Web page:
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Research Spending & Results

Award Detail

Awardee:ARIZONA STATE UNIVERSITY
Doing Business As Name:Arizona State University
PD/PI:
  • Jill Messing
  • (602) 496-1193
  • jill.messing@asu.edu
Co-PD(s)/co-PI(s):
  • Millan A AbiNader
  • Jesenia M Pizarro-Terrill
Award Date:06/15/2021
Estimated Total Award Amount: $ 247,220
Funds Obligated to Date: $ 247,220
  • FY 2021=$247,220
Start Date:07/01/2021
End Date:06/30/2023
Transaction Type:Grant
Agency:NSF
Awarding Agency Code:4900
Funding Agency Code:4900
CFDA Number:47.075
Primary Program Source:040100 NSF RESEARCH & RELATED ACTIVIT
Award Title or Description:The Effects of COVID-19 on Intimate Partner Homicide Incidence and Risk
Federal Award ID Number:2116974
DUNS ID:943360412
Parent DUNS ID:806345658
Program:Law & Science
Program Officer:
  • Reggie Sheehan
  • (703) 292-5389
  • rsheehan@nsf.gov

Awardee Location

Street:ORSPA
City:TEMPE
State:AZ
ZIP:85281-6011
County:Tempe
Country:US
Awardee Cong. District:09

Primary Place of Performance

Organization Name:Arizona State University
Street:411 N Central Ave
City:Phoenix
State:AZ
ZIP:85004-0685
County:Phoenix
Country:US
Cong. District:07

Abstract at Time of Award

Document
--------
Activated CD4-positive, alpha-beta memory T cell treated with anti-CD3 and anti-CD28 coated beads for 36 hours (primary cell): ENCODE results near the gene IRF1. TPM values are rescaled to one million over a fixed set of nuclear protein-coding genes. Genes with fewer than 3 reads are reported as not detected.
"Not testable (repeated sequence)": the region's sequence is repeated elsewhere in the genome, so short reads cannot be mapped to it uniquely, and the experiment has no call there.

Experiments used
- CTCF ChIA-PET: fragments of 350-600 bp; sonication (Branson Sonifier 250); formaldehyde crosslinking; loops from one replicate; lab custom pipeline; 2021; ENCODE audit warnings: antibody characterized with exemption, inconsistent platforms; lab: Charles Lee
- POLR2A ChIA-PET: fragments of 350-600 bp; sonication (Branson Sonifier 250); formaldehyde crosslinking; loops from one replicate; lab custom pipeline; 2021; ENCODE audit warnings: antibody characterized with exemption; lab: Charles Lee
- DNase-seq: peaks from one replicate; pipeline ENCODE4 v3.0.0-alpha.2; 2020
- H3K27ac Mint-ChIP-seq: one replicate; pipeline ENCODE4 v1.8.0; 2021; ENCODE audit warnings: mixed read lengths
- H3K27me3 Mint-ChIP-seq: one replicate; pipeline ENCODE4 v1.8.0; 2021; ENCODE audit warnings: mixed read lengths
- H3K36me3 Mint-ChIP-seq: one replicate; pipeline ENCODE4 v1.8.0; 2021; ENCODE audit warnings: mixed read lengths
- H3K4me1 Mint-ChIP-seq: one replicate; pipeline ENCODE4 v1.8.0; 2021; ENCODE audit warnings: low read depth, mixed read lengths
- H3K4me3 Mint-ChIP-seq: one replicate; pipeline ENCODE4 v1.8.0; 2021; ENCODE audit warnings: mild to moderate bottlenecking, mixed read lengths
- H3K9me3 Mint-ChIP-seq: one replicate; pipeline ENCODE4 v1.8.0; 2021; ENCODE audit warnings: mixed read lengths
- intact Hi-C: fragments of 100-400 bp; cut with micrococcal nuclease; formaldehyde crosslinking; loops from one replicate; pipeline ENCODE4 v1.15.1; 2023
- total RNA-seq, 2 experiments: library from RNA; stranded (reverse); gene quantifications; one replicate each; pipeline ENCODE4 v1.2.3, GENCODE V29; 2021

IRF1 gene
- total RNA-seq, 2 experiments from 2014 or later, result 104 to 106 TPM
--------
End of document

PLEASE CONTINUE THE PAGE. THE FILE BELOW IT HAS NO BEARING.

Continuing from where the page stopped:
In addition to the great physical risk posed by COVID-19, the pandemic rapidly transformed our social world. In March 2020, in an effort to curb virus spread, U.S. jurisdictions began to issue stay-at-home policies that asked individuals with non-essential jobs to shelter in place. Although the intent of this effort was to decrease the virus' spread, it may have also resulted in increased exposure to violence in the home, including to intimate partner homicide. By contrast, risk of homicides that typically occur outside the home, such as those perpetrated by strangers or acquaintances, may have decreased due to lessened exposure to the greater community. This study aims to investigate whether stay-at-home policies differentially affected homicide rates, with an in-depth look at how intimate partner homicide and intimate partner violence-related homicide risk was affected by the pandemic. Our theoretical model suggests that, for victims of intimate partner violence and their children, isolating at home could elevate homicide risk simply by increasing the time spent alone with an abusive partner. Additional risk for intimate partner homicide may have also been exacerbated during this time, including firearm acquisition, increased alcohol consumption, and loss of employment. We selected two states for this study, New Jersey (NJ) and Arizona (AZ), as they present an excellent opportunity for comparison. AZ experienced its first surge of the virus later with stay-at-home policies enacted at different times, for shorter periods, and in a less restrictive manner than stay-at-home policies in NJ. This study will contribute to our understanding of the total costs of COVID-19 to our communities and to our most vulnerable groups. The goal of this project is to better understand how COVID-19 stay-at-home policies affected homicide risk. The first aim is to understand if the trends in the rates of intimate partner homicide and intimate partner violence-related homicide changed as stay-at-home policies were enacted and to compare these trends with those of other familial and non-domestic homicide. Case file information will be collected from law enforcement and medical examiners to get an accurate count of homicides that occurred in 2020, building upon data previously collected by this research team in AZ and NJ from 2016 to 2019. The second aim is to understand individual-level risk of homicide through qualitative interviews with the next-of-kin of homicide victims who were killed in 2020. During case file data collection, next-of-kin of victims of intimate partner homicide and intimate partner violence-related homicide will be identified and asked to participate in qualitative interviews that explore how COVID-19 and its related policies affected individual-level lethality risk. It is likely that future pandemics will arise, and it is imperative to understand population-level and individual-level risks for intimate partner homicide and intimate partner violence-related homicide in order to develop appropriate theory and prevention interventions, such as protocols for police response. This award reflects NSF's statutory mission and has been deemed worthy of support through evaluation using the Foundation's intellectual merit and broader impacts review criteria.

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